Cavatelli is a classic pasta common in central and southern Italy.
Handmade, usually from durum or soft wheat flour, its hollowed-out shape soaks up sauce, preferably tomato-based, wonderfully. For today’s recipe, I used a small amount of chestnut flour in the mix, which gives an incredibly nutty flavour and smell, and a slightly darker colour.
I love using nuts or wholegrain flours, and add them to the mix whenever I can. This pasta can be made in advance, frozen and stored for months - that’s what we normally do at home.
This is one of Italy’s oldest known pasta shapes, believed to have been born in the Molise region, though each region now has its own slightly different version of it.
In Sicily, we call it “cavati” or “lolli” (the latter being slightly longer) and they are sometimes confused with “strascinati” (meaning “dragged”) because in both cases the method involves the gesture of dragging small pieces of dough with one or more fingers or the back of a knife on a floured, ridged board.
For the sauce, I used a lovely Tomato & Olive Sauce by Mutti - it has a wonderfully chunky texture and rustic flavour and it’s my absolute favourite.
Topped everything with thick slices of fried aubergines. Then showered my plate with salted ricotta because…well, I’m Sicilian and that’s how we roll.
For the pasta (for 2):
Sieved 135g 00 flour and 65g of chestnut flour. It’s important to sieve because chestnut flour can get quite lumpy.
Added a pinch of salt, 1 tbsp olive oil and 100g of cold water. Kneaded everything to a smooth, stiff dough and let it rest, covered with a towel, for 20 minutes.
Divided the dough into equal golf-sized balls and shaped each into a long log, about 1 cm wide. Then cut this into small pieces and dragged each piece with my thumb over a floured ridged board (the same you use for gnocchi).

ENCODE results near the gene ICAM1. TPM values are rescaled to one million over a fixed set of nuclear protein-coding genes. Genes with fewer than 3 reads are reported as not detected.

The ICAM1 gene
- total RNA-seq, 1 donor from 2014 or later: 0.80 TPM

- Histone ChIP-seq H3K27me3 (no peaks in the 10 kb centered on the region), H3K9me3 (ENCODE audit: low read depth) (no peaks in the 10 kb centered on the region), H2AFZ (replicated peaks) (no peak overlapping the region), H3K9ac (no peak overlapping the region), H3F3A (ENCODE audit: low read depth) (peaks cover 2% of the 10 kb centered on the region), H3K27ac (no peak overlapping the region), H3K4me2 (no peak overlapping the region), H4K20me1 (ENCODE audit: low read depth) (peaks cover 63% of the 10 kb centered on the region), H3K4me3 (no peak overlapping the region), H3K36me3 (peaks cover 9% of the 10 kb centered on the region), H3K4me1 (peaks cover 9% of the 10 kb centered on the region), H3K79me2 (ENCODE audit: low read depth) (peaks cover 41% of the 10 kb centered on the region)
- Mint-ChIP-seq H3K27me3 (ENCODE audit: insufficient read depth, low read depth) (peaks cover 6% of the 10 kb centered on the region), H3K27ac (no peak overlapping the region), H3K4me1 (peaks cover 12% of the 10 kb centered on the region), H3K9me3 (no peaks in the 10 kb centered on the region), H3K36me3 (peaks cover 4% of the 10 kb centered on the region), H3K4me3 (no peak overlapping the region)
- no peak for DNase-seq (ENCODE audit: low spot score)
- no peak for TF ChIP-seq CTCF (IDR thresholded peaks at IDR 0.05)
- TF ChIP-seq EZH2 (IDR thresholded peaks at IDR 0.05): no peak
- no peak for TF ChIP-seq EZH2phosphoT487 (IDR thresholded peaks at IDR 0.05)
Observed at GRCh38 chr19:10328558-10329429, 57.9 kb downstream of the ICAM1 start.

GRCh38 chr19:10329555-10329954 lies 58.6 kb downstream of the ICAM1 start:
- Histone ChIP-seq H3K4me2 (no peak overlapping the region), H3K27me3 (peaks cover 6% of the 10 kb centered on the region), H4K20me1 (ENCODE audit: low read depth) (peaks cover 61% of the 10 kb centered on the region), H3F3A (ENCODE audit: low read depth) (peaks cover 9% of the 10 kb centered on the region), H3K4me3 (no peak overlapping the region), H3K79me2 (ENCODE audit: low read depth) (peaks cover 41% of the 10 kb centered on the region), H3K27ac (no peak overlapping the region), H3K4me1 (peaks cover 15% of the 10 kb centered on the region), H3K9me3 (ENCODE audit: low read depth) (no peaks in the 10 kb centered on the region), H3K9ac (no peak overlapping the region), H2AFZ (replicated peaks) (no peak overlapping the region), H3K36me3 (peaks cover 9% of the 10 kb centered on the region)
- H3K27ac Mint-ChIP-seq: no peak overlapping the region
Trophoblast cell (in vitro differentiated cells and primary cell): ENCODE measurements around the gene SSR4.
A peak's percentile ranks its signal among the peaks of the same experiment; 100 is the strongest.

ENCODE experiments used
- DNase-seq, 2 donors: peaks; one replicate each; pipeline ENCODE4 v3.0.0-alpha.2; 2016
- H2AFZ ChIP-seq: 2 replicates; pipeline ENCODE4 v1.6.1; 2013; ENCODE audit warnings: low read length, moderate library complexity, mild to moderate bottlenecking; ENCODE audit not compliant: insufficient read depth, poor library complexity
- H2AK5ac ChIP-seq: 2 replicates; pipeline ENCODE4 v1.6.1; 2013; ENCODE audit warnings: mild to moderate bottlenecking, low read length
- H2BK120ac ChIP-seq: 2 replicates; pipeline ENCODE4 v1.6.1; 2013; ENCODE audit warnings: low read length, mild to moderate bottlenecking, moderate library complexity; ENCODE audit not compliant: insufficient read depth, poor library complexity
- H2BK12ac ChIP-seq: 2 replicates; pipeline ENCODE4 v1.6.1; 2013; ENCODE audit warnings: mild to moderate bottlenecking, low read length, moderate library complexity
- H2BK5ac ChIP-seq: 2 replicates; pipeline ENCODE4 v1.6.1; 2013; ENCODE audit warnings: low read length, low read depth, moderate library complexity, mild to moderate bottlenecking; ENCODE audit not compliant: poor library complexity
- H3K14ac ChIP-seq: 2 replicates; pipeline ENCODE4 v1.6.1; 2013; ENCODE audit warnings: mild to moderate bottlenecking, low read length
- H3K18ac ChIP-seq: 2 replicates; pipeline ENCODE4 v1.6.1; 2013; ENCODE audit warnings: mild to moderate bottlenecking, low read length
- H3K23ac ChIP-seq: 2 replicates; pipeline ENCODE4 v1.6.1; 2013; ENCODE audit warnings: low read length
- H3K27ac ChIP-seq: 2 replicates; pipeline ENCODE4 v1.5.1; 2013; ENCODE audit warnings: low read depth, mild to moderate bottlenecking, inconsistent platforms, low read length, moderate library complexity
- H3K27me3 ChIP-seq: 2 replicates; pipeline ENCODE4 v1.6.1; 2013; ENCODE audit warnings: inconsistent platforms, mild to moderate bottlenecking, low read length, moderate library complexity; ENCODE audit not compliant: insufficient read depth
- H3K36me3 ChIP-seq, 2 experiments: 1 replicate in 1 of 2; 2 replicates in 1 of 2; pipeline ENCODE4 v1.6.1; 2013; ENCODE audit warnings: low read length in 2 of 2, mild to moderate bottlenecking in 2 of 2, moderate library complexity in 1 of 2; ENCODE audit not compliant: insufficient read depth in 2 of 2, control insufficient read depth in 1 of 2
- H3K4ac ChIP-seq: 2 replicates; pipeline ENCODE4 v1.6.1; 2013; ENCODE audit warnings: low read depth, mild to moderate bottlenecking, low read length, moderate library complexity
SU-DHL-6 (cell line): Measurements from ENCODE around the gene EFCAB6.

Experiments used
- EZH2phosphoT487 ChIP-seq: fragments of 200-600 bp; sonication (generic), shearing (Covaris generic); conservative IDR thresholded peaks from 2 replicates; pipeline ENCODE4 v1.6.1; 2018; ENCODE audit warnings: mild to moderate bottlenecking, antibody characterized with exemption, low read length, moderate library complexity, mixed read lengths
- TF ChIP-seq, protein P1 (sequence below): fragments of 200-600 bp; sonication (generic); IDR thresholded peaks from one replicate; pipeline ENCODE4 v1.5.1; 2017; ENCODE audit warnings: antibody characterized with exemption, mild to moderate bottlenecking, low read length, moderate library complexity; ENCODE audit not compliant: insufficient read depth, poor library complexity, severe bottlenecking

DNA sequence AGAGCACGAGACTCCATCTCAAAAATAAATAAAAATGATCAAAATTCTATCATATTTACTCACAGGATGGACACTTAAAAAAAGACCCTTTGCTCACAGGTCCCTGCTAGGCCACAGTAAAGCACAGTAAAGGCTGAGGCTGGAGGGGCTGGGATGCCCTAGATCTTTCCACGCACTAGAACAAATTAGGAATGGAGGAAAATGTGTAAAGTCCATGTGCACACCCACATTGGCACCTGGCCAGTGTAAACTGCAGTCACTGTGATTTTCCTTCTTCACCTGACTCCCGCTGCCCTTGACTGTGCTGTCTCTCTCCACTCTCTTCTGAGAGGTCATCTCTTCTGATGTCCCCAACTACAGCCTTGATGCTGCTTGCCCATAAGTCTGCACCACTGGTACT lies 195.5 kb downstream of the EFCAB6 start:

Repeated this process until all the dough was rolled into cavatelli and arranged them on a floured board.
Now the pasta can be cooked immediately, for about 3-5 minutes in salted water. You will know they are ready as soon as they come floating to the top of the pot and you can drain them with a slotted spoon and transfer directly to the sauce.
For the sauce
Peeled off the skin from 1 large aubergine (this is optional but I prefer it) and cut into 2 cm thick slices. Fried the slices in olive oil and drained on kitchen paper, seasoning with salt.
In a pan, simply warmed up the content a 400g jar of Pasta Sauce with Olives, and when the pasta was ready, transferred it to the same pan and mixed well.
Plated and topped with my slices of fried aubergines and grated “ricotta salata” (a kind of hard ricotta that is used a lot in Sicily, usually paired with fried aubergines). You can use other kinds of cheese as well, or skip entirely for a 100% vegan dish.